For many of you horchata is synonymous with aguas frescas. You might wonder why it took us a year to launch such an iconic flavor. The answer is simple, we wanted to keep it real, authentic. Getting horchata just right was more important to us than rushing to market with an inferior product.
You’ll notice something about horchata right away, agave. That’s right, horchata is not sweetened with agave. The fact is, agave is a fruit and it was adding too much of its profile to the horchata. A great horchata should be light and hit you with just the right amount of cinnamon — it’s not meant to be a fruity drink like other agaus. Fear not, we used the highest quality organic cane sugar and it’s still far lower in carbs and sugars than comprable rice drinks.
If you’re unfamililar with horchata, its a rice/cinnamon drink that is lightly sweetened (in our case, with organic cane sugar). Our European friends, the Spanish, make a similar drink out of chufas. The name comes from the Valencian Catalan “orxata.” Legend has it that James I of Aragon proclaimed “Açò és or, xata!” (“That’s gold, darling!”). The drink may date back to the Moors who made the drink from almonds as well.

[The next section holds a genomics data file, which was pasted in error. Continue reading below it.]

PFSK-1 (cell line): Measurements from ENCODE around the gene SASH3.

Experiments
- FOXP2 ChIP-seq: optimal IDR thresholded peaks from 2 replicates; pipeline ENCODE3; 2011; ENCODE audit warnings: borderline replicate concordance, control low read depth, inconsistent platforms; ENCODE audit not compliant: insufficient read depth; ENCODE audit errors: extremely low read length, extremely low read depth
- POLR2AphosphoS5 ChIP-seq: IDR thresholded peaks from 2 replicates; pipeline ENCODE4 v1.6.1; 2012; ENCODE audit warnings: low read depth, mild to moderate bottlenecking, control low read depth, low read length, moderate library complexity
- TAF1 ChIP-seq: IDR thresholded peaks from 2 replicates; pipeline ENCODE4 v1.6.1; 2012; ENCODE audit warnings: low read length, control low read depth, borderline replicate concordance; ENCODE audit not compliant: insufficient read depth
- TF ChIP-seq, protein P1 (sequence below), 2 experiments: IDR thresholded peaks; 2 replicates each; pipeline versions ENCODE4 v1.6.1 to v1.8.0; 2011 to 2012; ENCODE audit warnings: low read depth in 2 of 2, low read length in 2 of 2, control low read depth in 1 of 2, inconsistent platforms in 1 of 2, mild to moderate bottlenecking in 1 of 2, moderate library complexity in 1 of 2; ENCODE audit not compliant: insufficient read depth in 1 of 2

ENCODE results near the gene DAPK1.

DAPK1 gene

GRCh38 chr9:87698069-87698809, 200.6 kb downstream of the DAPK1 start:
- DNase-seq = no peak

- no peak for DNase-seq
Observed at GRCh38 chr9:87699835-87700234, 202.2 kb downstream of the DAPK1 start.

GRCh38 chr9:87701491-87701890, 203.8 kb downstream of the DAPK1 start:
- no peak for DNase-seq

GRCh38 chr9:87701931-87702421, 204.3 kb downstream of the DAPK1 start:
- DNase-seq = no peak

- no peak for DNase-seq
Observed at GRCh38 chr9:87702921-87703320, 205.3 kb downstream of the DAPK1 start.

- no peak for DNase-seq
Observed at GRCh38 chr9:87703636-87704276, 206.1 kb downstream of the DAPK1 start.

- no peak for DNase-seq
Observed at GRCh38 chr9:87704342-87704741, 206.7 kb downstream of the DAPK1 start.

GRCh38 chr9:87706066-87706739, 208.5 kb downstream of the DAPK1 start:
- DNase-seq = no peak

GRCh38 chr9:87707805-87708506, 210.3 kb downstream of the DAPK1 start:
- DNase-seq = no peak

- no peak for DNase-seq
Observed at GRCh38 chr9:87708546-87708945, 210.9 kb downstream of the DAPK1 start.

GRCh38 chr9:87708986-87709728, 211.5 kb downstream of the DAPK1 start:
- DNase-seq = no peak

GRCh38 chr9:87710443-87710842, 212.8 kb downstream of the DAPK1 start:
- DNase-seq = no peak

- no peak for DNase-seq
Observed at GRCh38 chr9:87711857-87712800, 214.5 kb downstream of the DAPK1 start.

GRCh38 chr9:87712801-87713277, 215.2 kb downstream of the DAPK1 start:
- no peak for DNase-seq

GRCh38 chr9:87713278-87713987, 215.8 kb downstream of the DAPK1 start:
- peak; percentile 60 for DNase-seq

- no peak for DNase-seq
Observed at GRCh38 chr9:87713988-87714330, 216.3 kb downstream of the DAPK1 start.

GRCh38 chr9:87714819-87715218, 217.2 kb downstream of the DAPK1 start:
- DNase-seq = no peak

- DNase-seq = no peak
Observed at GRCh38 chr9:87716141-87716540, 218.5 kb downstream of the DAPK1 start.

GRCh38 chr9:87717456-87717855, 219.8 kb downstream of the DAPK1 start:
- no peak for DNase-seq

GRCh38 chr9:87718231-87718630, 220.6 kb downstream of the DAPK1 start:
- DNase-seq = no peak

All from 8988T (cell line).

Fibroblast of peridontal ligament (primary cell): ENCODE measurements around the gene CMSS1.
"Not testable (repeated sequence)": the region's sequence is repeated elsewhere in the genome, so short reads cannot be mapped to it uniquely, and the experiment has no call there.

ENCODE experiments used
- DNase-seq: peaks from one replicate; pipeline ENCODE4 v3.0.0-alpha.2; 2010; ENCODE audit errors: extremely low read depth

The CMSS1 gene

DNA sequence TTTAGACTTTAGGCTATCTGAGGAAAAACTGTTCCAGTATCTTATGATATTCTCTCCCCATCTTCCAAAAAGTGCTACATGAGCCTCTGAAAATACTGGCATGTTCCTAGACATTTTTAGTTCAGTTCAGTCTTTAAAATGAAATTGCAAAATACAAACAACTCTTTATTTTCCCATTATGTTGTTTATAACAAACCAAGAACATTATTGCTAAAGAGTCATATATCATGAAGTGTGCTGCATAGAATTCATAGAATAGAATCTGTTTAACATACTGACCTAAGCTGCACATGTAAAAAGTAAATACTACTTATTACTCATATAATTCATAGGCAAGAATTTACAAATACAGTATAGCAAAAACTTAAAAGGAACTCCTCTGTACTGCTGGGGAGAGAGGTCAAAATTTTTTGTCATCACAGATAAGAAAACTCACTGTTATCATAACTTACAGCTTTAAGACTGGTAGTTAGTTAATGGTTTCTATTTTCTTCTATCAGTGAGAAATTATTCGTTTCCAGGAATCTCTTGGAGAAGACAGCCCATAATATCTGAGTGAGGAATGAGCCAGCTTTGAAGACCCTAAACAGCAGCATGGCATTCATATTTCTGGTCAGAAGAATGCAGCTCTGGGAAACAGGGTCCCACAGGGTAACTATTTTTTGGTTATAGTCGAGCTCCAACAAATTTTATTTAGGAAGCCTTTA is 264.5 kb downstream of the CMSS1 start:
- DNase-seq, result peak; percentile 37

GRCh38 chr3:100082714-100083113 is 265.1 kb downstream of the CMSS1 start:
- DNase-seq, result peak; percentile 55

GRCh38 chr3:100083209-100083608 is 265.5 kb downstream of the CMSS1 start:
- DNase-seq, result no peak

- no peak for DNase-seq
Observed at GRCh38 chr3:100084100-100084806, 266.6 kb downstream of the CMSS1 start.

Horchata is so special to us, we used its label to share a social mission that is near and dear to us: art access and awareness. It hits the shelf later this month and will feature the work of the very talented José Ramírez. Downtown Los Angeles as well as other urban epicenters, have been the centerpiece of recent movements such as the OCCUPY LA and May Day. We chose “Marcha” for our Horchata launch because of the fascinating way Ramírez captured social movements in urban space.
For more information on artist José Ramírez please visit his site.